And here again they run into an algorithm. The leading dating sites use mathematical formulae and computations to sort their users’ profiles into pairs, and let the magic take its probabilistically predicted course.

Not long after crossing the river, your train will pass the server farms of the Square Mile—banks of computers sited close to the fibre-optic cables, giving tiny headstarts on trades. Within are stored secret lines of code worth billions of pounds. A decade ago computer trading was an oddity; today a third of all deals in the City of London are executed automatically by algorithms, and in New York the figure is over half. Maybe, these codes tell you, if fewer people buy bananas at the same time as more buy gas, you should sell steel. No matter if you don’t know why; sell sell sell. In nanoseconds a trade is made, in milliseconds the market moves. And, when it all goes wrong, it goes wrong faster than it takes a human trader to turn his or her head to look at the unexpectedly red numbers on the screen.

Finally, your train will reach Old Street—next door to the City, but a very different place. This is a part of town where every office seems to have a pool table, every corner a beanbag, every receptionist an asymmetric haircut. In one of those offices is TechHub. With its bare brick walls and website that insists on being your friend, this is the epitome of what the British government insists on calling Silicon Roundabout. After all, what America can do with valleys, surely Britain can do with traffic-flow measures.

Inside are the headquarters of Simon Williams’s company QuantumBlack. The world, Williams says, has changed in the past decade—even if not everyone has noticed. “There’s a ton more data around. There’s new ways of handling it, processing it, manipulating it, interrogating it. The tooling has changed. The speed at which it happens has changed. You’re shaping it, sculpting it, playing with it.”

QuantumBlack is, he says, a “data science” agency. In the same way as, ten years ago, companies hired digital-media agencies to make sense of e-commerce, today they need to understand data-commerce. “There’s been an alignment of stars. We’ve hit a crossover point in terms of the cost of storing and processing data versus ten years ago. Then, capturing and storing data was expensive, now it is a lot less so. It’s become economically viable to look at a shed load more data.” 

When he says “look at”, he means analysing it with algorithms. Some may be as simple as spotting basic correlations. Some apply the same techniques used to spot patterns in the human genome, or to assign behavioural patterns to individual hedge-fund managers. But there is no doubt which of Williams’s clients is the most glamorous: Formula 1 teams. This, it is clear, is the part of the job he loves the most.

“It’s a theatre, an opera,” he says. “The fun isn’t in the race, it’s in the strategy—the smallest margins win or lose races.” As crucial as the driver, is when that driver goes for a pit stop, and how his car is set up. This is what QuantumBlack advises on: how much fuel you put in, what tyres to use, how often to change those tyres. “Prior to the race, we look at millions of scenarios. You’re constantly exploring.”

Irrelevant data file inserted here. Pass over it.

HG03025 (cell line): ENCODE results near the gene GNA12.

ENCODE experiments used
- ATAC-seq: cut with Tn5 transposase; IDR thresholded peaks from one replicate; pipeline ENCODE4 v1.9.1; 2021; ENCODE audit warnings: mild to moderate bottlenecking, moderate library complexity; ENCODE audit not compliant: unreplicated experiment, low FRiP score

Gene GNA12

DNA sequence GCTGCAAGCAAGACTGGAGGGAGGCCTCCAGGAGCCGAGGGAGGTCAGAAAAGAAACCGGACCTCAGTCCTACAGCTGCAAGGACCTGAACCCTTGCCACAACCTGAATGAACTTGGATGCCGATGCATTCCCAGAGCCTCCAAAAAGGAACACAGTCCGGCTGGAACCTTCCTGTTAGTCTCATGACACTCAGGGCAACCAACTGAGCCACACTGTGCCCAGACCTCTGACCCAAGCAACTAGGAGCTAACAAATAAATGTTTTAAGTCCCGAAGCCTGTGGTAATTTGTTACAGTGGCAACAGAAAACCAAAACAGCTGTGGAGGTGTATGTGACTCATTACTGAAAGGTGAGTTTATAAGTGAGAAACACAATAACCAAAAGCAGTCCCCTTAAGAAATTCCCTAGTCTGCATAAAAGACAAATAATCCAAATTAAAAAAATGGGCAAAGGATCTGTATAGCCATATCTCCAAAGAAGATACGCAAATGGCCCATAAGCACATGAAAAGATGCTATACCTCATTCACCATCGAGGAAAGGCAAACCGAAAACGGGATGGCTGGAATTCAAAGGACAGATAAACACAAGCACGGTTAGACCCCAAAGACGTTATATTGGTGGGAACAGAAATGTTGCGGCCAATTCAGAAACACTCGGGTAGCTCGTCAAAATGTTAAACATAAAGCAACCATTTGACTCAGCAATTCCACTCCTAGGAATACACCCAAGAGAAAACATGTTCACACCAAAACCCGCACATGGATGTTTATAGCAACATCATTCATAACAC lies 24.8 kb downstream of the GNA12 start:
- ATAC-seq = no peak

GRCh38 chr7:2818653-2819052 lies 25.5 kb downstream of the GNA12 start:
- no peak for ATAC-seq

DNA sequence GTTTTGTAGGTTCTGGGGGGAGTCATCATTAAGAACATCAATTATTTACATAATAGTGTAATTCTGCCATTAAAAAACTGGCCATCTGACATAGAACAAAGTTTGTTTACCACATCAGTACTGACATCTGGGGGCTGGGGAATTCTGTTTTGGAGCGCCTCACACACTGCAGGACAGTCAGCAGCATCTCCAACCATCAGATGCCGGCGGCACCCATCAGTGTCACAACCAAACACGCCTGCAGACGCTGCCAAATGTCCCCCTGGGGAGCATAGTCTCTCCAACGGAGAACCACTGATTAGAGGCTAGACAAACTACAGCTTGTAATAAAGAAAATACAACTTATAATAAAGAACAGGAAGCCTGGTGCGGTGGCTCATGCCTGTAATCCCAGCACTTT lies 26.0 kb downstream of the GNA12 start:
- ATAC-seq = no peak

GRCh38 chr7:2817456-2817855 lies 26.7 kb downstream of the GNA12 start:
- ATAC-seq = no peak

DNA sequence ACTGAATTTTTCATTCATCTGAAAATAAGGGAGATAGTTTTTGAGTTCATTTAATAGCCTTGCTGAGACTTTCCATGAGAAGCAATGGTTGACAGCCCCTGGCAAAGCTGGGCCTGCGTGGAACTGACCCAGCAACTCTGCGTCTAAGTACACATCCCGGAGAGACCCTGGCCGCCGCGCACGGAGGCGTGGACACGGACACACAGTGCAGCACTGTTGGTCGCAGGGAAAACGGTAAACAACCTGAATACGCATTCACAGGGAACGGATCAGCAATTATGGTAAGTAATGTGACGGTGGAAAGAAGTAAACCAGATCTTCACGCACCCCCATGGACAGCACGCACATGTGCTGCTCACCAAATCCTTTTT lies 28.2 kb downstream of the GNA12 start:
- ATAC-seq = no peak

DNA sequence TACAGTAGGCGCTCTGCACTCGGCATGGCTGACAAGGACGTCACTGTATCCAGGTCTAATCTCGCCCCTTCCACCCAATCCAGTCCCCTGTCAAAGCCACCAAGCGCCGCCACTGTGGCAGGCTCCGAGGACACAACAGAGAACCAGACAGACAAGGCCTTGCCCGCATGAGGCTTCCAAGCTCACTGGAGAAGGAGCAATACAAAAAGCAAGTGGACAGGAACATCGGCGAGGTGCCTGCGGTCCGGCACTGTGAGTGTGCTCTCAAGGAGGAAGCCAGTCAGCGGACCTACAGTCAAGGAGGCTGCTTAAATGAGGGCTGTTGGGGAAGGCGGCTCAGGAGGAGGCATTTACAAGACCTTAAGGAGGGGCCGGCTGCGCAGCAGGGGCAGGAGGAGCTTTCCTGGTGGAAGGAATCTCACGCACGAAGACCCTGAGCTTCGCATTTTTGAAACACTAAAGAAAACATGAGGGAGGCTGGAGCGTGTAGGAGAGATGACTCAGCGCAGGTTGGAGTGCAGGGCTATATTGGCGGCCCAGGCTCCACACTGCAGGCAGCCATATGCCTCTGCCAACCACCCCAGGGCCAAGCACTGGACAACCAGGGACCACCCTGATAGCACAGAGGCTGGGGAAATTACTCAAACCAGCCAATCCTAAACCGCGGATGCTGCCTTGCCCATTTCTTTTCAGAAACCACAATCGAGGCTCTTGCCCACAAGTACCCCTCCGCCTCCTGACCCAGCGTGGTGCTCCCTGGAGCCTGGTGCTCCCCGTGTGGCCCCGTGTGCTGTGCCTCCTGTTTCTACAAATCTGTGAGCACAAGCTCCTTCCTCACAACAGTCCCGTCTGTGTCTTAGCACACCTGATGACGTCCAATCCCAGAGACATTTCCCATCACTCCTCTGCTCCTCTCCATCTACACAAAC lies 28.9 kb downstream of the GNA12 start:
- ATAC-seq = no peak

He can’t say which team he is working with this season, but they are “generally at the front of the grid”. Using the tens of billions of calculations per second that are possible these days, his company might offer the team one strategy in which there is a slim chance of winning, but a greater chance of not finishing; another in which there is no chance of winning, but a good chance of coming third.

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Is your city in the top 20? Are you surprised….no you’re not?

The 20 ‘Most Well-Read Cities’ in America, According to

Amazon Holds News Conference
David McNew / Getty Images

Where in the U.S. can you find the the biggest bibliophiles? Online e-tailer Amazon just reached into its mammoth pool of purchasing data to pull out its third annual list of cities in the U.S. where the “most well-read” among us apparently reside.

(MORE: Today’s Google Doodle: Happy Birthday, Ella Fitzgerald!)

Here are the top 20, in order:

1. Alexandria, Va.
2. Knoxville, Tenn.
3. Miami, Fla.
4. Cambridge, Mass.
5. Orlando, Fla.
6. Ann Arbor, Mich.
7. Berkeley, Calif.
8. Cincinnati, Ohio
9. Columbia, S.C.
10. Pittsburgh, Penn.
11. St. Louis, Mo.
12. Salt Lake City, Utah
13. Seattle, Wash.
14. Vancouver, Wash.
15. Gainesville, Fla.
16. Atlanta, Ga.
17. Dayton, Ohio
18. Richmond, Va.
19. Clearwater, Fla.
20. Tallahassee, Fla.

The company says the rankings were determined “by compiling sales data of all book, magazine and newspaper sales in both print and Kindle format since June 1, 2012, on a per capita basis in cities with more than 100,000 residents.” This is Alexandria, Va.’s second consecutive year in the top spot, according to the company; newcomers to the list include Vancouver, Wash., Dayton, Ohio, Clearwater, Fla. and Tallahassee, Fla.

The most romance-oriented city? Knoxville, Tenn., says Amazon, which purchased the most books in the “Romance” category, top among them E.L. James’ Fifty Shades of Grey and Abby Gaines’ Married by Mistake. For business, Amazon says Cambridge, Mass. topped the charts, spending most heavily in the “Business & Investing” category on titles like Difficult Conversations: How to Discuss What Matters Most and StrengthsFinder 2.0.

Amazon’s definition of “well-read” leaves plenty to be desired, of course, since it’s based on sales alone. British physicist Stephen Hawking’s acclaimed popular science explainer, A Brief History of Time, was a major bestseller, moving more than 10 million copies since it first appeared in 1988, but it’s also often referred to as one of the “most bought, least read” books around.

MORE: McDonald’s Burger Looks the Same – 14 Years Later